Assessment of communal land rights for smallholder farmers access to markets in South Africa : implications on gender.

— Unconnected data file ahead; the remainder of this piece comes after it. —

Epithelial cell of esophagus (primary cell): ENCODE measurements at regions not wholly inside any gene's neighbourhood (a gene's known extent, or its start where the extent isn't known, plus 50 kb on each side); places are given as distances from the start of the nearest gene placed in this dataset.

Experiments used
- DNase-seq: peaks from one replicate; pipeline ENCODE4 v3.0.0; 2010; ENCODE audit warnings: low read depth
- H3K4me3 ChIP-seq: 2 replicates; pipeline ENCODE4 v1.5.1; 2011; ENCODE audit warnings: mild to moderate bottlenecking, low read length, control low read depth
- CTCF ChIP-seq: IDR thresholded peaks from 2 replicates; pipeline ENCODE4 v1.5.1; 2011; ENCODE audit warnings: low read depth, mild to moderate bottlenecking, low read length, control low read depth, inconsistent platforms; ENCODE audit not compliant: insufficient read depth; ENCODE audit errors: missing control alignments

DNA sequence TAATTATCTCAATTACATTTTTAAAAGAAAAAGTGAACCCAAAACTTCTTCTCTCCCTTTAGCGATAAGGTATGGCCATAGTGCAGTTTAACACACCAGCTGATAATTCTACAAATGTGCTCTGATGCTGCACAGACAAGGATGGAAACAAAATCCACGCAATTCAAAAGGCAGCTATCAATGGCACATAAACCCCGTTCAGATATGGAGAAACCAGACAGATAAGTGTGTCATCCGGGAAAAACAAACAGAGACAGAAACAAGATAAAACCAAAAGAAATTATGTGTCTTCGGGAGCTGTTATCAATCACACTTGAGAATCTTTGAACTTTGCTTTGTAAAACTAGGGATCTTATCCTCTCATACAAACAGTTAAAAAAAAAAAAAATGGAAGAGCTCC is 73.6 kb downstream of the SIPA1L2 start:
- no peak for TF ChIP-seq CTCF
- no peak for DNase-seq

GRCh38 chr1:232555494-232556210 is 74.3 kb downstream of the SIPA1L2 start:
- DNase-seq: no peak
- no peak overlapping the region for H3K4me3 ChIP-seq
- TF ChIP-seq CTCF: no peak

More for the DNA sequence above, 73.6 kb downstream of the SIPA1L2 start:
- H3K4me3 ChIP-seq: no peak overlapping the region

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Most African countries have embarked on improving agriculture, food security and reducing hunger through the support and involvement of smallholder farmers in the food production. Smallholder farmers have been key custodians of most African nations food and nutrition security, yet they are challenged by several factors including lack of access to land, access to credit and access to formal markets. Women smallholder farmers are the most affected due to the patrilineal nature of communal land allocation in most rural societies. Smallholder agriculture can provide a route out of poverty only if it is productive, commercially oriented and well linked to formal markets. Women have over the years relied on land based activities for their livelihoods and survival and food security however, they have always been marginalised in the allocation, control and command over land as a property. Several studies indicate that women perform most of the agricultural activities mainly for their households’ food security and may produce a meagre surplus for sale in the informal markets. Market access for rural smallholder farmers has been actively promoted to catalyse sustainable rural livelihood development. However, without addressing the land access and gender specific issues that rural smallholder women farmers face in accessing markets, most initiatives aimed at improving smallholder farmer livelihoods and their food security may fail to achieve their sole purpose. Culturally stipulated roles of women’s in the household and in smallholder agriculture have adverse effects on household food security due to the resultant workload burden and reduced market participation by smallholder farmers. Smallholder women farmers have to travel long distances with their meagre produce to access markets. This study assessed the relationship between gender and communal land access and how they collectively impact smallholder farmers’ access to markets. The specific objectives of the study were to determine relationships between gender and communal land access, to identify the factors affecting smallholder farmers to access agriculture markets and to determine how land access enhances smallholder farmers’ access to markets. A purposive sample of 135 households was selected in Appelsbosch, KwaZulu-Natal province in South Africa. The mixed methods approach of research made up of structured questionnaires, together with focus group discussions and observation was employed. Qualitative data from the focus group discussions and open-ended questions was analysed for common themes using content analysis. The data was then subjected to descriptive statistical analysis using SPSS. Statistically significant differences were observed between gender and access to land, access of land and the owner of the land (p<0.05). The results further indicated that women land rights were mostly secondary and land access was closely linked to the existence of a relationship with male relatives, largely through marital ties. The study concluded that smallholder farmers faced numerous challenges in terms of accessing land and markets. From these results, the study recommends more equitable measures for secure land rights for women farmers as individuals based on need, improvement in extension services and creation of stable markets and market access support for smallholder farmers to ensure sustainable livelihoods and food security.